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Lead author Danielle Whitham, at Clarkson University in the US, said: “Although mammograms are a useful tool for catching breast cancer early, they aren’t typically recommended for low-risk women under 40.
“Because the biomarkers we found are also detectable in blood serum, screening could potentially be done in women of any age using blood or breast milk.”
The newly identified biomarkers are for a specific type of the disease called invasive ductal carcinoma, one of the most common types of breast cancers.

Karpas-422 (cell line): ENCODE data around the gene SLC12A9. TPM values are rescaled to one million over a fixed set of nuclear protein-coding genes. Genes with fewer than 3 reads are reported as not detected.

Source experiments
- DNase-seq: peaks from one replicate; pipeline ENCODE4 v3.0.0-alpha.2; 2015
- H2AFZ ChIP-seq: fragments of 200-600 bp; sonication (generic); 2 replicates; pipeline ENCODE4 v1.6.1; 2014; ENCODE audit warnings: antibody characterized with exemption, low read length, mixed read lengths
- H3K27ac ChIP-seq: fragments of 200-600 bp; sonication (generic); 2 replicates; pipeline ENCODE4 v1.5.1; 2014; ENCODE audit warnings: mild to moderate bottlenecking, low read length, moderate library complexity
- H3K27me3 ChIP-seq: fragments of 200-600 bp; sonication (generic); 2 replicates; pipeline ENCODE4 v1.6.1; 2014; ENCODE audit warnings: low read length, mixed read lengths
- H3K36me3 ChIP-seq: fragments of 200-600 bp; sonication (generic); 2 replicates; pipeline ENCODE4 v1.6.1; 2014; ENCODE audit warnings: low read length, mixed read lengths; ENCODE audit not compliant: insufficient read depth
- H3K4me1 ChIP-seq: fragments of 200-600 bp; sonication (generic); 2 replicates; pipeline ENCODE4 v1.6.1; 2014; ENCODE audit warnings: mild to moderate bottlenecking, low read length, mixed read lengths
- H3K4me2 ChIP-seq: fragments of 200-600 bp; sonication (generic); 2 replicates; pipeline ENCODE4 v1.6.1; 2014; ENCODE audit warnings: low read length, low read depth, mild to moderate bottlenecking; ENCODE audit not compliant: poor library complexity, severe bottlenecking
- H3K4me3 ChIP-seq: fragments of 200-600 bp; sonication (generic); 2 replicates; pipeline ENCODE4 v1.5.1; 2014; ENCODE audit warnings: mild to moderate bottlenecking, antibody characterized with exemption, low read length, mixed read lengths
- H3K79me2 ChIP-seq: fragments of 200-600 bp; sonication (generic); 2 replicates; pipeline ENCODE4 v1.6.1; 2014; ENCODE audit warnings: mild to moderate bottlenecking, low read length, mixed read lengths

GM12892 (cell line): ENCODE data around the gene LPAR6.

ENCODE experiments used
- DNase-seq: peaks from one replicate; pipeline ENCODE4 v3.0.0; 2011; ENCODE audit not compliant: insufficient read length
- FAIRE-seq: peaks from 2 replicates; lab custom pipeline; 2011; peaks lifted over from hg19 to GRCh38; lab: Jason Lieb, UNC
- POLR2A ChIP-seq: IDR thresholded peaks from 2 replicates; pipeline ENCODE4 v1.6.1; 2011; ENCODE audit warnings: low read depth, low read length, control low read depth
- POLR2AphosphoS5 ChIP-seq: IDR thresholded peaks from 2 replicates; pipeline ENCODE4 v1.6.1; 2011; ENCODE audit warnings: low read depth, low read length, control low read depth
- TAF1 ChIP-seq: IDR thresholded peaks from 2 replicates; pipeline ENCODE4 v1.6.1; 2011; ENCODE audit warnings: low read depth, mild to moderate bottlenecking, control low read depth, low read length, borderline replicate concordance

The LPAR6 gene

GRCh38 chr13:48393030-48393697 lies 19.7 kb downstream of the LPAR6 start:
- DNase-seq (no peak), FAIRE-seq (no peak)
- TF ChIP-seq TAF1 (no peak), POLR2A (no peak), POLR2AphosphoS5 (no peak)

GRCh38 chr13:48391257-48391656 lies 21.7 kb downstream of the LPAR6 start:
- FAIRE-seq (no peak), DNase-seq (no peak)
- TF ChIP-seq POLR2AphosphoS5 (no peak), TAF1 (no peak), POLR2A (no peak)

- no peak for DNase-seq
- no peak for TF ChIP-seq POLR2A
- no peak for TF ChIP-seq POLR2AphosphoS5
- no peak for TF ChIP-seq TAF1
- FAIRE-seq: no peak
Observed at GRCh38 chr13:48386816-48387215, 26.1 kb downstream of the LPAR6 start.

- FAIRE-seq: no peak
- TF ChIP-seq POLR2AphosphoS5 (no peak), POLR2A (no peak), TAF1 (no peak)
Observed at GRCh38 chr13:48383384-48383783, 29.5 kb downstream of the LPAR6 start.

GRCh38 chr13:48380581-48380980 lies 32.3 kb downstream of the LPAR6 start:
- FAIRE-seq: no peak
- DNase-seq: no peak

However, the researchers say their approach could be used to identify biomarkers for other types of breast cancer.
Ms Whitham sad: “If our future studies are successful, it could change how women are monitored for breast cancer and aid in earlier diagnosis. This could even lead to a higher survival rate in women.”
For the study, breast milk samples from three women diagnosed with breast cancer were compared with milk from three women without cancer.
Differences included proteins shown to play a role in cancer or tumour development.
Now researchers plan to confirm the findings with a larger group of women.
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